At the Kelly Anne Dolan Memorial Fund, we advocate for families who are struggling to make ends meet due to a serious, life threatening diagnosis of a child. The added expenses for parents of sick children--such as job loss in order to be with a sick child, childcare cost for siblings, or tutoring for a hospitalized child who is unable to attend school--are often overlooked.
The stories we hear are heartbreaking. A father recently contacted us because he was unable to provide heat for his home. He had used all of the family's spending money on gas to drive his wife and two daughters to frequent specialist visits to treat a rare disorder called Fabray disease. One of the symptoms is inability to regulate body temperature, which causes high fevers and hearing loss, and requires the family to keep their home heated at all times. The Fund was able to help by donating money to fill the family's oil tank.
Unfortunately, this story is not unique. Overwhelmed and emotionally drained parents can easily begin to lose ground with the payment of necessary bills, and consequently, delinquency and late payments lead to bad credit reports and loss of services, homes, and confidence.
There are ways for parents to avoid financial losses and the long-term negative impact on credit ratings if care is taken early. Here's what to do:
Know and understand your health plan: From the plan design to which doctors and hospitals are in your network, contact your benefits manager at your place of work or call your insurance company's member services line to learn the ins and outs so you understand exactly what is and isn't covered.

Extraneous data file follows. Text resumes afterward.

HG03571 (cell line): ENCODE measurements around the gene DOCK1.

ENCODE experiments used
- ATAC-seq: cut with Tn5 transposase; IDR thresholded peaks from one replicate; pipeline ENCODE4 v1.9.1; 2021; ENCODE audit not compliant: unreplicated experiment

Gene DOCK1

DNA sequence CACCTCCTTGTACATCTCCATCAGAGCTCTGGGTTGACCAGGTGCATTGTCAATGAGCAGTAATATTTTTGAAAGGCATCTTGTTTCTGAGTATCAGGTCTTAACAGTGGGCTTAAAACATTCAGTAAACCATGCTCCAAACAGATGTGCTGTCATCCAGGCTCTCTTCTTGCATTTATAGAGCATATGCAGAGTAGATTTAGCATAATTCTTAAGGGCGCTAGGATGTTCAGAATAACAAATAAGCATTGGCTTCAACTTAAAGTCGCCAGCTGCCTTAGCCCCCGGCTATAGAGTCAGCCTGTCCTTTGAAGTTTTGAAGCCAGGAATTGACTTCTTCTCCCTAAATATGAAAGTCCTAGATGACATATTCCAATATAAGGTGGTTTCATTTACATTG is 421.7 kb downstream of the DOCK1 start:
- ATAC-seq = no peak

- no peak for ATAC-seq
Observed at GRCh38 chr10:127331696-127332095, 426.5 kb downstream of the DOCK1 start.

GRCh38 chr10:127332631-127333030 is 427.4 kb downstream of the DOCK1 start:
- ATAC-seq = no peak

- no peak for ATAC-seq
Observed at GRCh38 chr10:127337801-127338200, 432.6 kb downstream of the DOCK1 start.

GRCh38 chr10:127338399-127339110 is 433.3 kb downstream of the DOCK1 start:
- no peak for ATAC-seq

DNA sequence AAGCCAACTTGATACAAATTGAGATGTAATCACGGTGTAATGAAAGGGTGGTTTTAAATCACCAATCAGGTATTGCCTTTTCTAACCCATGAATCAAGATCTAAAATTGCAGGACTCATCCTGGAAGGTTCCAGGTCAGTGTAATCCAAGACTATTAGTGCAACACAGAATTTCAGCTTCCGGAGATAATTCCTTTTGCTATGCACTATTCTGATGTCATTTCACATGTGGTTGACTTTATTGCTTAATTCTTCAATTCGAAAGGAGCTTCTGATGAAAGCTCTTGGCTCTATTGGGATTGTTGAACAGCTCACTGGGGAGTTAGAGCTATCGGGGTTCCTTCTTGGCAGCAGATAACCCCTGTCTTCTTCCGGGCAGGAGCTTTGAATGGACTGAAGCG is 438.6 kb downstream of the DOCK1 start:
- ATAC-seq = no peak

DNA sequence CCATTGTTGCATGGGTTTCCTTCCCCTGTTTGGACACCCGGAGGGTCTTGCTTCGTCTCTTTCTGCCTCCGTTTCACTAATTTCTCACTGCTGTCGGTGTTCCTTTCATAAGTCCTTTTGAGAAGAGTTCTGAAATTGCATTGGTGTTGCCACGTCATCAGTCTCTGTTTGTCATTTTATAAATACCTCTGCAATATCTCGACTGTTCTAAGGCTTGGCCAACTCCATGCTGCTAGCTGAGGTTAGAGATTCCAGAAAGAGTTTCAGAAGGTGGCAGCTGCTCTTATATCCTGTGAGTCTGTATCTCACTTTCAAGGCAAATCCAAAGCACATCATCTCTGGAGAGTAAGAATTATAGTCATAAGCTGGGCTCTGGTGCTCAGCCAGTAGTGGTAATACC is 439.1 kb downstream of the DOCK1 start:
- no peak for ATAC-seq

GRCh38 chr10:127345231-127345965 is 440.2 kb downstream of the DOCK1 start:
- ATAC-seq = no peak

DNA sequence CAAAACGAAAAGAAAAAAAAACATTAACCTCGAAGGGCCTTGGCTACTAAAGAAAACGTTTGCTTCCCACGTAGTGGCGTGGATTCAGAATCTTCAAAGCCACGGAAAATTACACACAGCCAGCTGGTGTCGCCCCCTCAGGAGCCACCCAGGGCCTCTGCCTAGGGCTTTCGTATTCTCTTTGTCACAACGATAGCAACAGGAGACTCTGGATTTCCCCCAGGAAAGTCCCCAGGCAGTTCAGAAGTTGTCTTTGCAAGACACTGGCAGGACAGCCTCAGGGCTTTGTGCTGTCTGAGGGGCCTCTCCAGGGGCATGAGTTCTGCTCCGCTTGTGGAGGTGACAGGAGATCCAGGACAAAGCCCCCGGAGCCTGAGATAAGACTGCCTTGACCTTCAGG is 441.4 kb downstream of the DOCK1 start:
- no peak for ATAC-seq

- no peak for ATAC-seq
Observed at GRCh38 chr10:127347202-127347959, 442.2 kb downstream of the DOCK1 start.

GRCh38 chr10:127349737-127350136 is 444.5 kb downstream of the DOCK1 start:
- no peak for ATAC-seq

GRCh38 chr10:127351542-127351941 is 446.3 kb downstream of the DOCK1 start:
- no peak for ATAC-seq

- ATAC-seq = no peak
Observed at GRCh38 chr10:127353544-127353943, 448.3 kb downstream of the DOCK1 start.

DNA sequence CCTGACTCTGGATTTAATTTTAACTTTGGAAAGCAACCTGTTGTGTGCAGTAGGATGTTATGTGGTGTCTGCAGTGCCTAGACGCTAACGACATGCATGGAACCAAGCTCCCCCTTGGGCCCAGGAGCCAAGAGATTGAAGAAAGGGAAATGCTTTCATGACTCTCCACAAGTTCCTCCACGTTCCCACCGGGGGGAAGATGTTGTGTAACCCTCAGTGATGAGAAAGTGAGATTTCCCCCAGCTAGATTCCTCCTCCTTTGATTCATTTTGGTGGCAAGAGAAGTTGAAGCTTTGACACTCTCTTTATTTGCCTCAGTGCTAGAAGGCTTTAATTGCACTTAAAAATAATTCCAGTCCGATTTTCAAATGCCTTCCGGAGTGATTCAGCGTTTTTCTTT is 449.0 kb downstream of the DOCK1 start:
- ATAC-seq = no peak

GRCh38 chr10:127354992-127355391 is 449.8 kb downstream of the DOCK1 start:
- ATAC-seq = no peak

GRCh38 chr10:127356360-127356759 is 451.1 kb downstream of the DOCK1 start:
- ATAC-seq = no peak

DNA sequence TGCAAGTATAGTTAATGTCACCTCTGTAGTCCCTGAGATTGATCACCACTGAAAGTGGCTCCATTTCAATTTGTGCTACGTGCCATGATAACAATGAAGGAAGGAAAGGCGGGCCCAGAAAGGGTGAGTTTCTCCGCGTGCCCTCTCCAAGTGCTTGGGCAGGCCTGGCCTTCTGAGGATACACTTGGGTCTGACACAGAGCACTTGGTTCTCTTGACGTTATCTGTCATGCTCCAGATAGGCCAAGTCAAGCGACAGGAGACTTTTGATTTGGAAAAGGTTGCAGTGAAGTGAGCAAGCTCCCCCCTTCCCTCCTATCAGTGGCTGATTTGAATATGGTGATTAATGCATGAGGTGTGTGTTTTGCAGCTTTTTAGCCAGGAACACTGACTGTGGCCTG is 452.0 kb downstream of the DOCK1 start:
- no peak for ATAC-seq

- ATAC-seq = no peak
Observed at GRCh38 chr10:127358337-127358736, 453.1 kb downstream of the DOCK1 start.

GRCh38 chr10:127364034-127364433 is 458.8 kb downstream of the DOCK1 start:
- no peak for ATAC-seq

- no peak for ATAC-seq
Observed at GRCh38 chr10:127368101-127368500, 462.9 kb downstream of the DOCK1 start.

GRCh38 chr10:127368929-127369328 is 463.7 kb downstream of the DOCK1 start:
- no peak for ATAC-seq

Locate resources that can help: Most hospitals have a business office or case manager who can help you set up realistic payment plans, negotiate fees, and walk you through the payment process.
Get organized: Keep receipts for every related expense as they can often be written off when it comes time to do your taxes. Keep home, medical, and out-of-pocket records in separate folders at home so that each category feels less overwhelming. Bring a notebook to every visit and keep track of which physicians your child saw, what treatments were administered, and other details.
Know your rights: Appeal if the insurance company denies coverage for a service or visit. Often if you do that together with your doctor, they will reconsider and overturn the charge. Contact your state department of insurance if you run into problems with your insurance company.
Stay ahead of debt: Contact lenders and creditors early in the process if you are going to be making a late payment, and stay in continuous contact with them. If it's becoming difficult to pay bills, send a letter to your creditors or utility providers from your child's physician and/or social worker explaining the circumstances so you can buy time and possibly get an extension. Do your best to pay something on each bill each month--even if it's just a small amount toward the balance owed.
Ask for help: Accept the help that is offered by family and friends. Be humble--don't let your pride get in the way. Reach out to disease- or disability-related organizations, charities, civic groups, government organizations, and places of worship that may be able to provide assistance in the form of donations.